One by one, eighteen sixth- and seventh-grade boys entered the gym, barely making eye contact with me or one another. I extended my hand to each as he arrived, and introduced myself. I asked each to find a soccer ball and kick it around until practice started.
As the boys sullenly tossed their sports bag on the gymnasium floor and began to kick the soccer balls, I detected a lot of negative energy. From talking with their mothers, some of their fathers, and their previous soccer coaches, I knew how embarrassed most of them were: embarrassed to have been cut from the travel soccer program in our town because they weren't offered a spot on one of the top three teams, embarrassed because there were supposedly not enough boys or a coach to field a fourth team, and embarrassed that their coach was a mother.
Past coaches and the director of the soccer club had tried their best to dissuade me from coaching. "Don't expect to win any games," they said. To make matters worse, some of the parents, once they learned that I was to be the coach, immediately challenged my ability as a forty-three-year-old mother to coach a team of twelve year olds.
One father had actually called to tell me his son was going to sit out the season rather than play for me: "He deserves better. He deserves a top-level coach," the father said. Most told me not to be surprised if their son quit after the first few practices. The only glimmer of hope they gave me was that their sons loved soccer, and that they thought that they had the potential to be good players.
Strengthening my resolve
Instead of scaring me off, however, all the negativity simply strengthened my resolve to turn what everyone expected to be a disastrous season into something special; to give this group of outcasts a season to remember, to give them a reason to keep playing soccer by making it fun again, to show them the very best that sport had to offer, and to teach them lessons through sports that would enrich their lives.
Once the boys sat down, I introduced myself. Before I began explaining my coaching philosophy, expectations, and goals for the upcoming season, Todd blurted out the question that seemed to be on most of their minds: "Why don't we have a man for a coach?" Jared insisted that I answer the question: "Why are you coaching us? What do you know? You are a girl."'
After taking a couple of deep breaths, I told them that as hard as I tried, I couldn't find anyone with the credentials, the time, or as much love of the game of soccer as I did to be the coach. "So, guys, I am your coach."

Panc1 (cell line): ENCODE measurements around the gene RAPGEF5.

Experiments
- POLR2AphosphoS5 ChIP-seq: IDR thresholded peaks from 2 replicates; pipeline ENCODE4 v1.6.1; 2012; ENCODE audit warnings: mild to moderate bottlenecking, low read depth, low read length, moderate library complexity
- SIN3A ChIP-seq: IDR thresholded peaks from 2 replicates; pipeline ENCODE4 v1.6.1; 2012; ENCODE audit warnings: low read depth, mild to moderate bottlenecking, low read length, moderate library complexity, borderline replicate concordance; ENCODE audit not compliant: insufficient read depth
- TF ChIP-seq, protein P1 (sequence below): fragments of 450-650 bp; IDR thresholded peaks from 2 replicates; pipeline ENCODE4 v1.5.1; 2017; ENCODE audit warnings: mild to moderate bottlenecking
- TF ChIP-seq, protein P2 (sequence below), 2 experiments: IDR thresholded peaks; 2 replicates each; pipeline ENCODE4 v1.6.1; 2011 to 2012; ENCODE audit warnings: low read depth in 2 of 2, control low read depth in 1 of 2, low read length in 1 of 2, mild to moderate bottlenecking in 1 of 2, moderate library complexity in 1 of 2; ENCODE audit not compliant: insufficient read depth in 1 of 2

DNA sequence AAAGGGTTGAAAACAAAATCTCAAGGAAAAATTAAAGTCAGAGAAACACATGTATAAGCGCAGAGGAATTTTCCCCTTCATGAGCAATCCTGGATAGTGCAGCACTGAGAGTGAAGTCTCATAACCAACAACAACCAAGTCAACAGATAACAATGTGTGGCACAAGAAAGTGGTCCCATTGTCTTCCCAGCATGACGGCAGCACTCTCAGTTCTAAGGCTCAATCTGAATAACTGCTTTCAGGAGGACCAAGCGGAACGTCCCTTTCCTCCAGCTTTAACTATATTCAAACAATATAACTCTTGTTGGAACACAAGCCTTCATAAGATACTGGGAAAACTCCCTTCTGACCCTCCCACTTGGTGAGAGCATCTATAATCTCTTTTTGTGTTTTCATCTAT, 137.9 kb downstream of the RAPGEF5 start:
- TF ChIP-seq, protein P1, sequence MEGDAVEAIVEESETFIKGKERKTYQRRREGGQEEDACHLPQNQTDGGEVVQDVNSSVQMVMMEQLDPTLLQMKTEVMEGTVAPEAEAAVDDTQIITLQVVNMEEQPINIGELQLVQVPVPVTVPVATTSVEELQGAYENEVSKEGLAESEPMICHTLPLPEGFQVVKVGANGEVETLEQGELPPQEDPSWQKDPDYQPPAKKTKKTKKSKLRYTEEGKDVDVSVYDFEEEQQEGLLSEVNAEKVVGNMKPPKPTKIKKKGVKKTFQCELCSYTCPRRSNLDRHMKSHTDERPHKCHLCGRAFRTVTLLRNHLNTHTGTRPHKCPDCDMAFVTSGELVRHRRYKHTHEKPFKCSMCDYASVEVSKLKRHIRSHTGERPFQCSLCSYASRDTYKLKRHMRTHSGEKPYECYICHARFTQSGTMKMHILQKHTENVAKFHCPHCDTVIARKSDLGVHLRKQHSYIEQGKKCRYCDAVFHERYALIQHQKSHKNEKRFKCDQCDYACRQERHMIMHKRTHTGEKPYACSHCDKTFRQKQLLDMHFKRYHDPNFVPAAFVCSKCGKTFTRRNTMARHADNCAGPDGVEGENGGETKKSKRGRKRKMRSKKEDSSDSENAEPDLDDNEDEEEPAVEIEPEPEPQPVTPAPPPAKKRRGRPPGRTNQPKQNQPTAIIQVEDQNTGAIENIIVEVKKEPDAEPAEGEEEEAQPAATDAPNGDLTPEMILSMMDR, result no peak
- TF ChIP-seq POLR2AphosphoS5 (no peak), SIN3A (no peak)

I went on to tell them that during the upcoming season they would learn a lot about soccer and teamwork; that above all else, they would not only have fun but, by the end of the season they would be holding their heads up high.
My dream team
The rest, as they say, is history. A group of angry boys with attention, aggression, communication, and self-esteem issues became a group of boys who respected themselves, one another, and me; a team that held its own in scrimmages against the town's Division 1 and 2 teams; a team awarded a trophy for sportsmanship at a Memorial Day tournament; a team that went undefeated until the semifinal of the league's postseason tournament; and ultimately, a team I was invited to take to a sportsmanship tournament in St. Andrews, Scotland. One parent later told me that I was the best coach her son had ever had. The director of the soccer club said he had never seen a team play together so well as a team.
It was my dream team. I took my wish list of what I felt made a good coach, and what I felt was important to teach boys on the cusp of puberty, and made it come true. I gave the team a safe, nurturing environment in which to do what boys their age want to do most: play, burn off steam, feal safe (at every practice or game I told them I had only one rule: absoultely no teasing or bullying), and have fun.
By the end of the season, I came to realize that essential to the team's successful season - success I measured not so much in the wins and lone loss but in the physical and emotional growth of the players - were my instincts as a mother to nurture, encourage emotional openness, value fair play, cooperation, connectedness, and doing one's best over winning, and to provide boys with a healthy outlet for their aggression and competitiveness. It was simply a joy to see the power that sport has in bringing people together.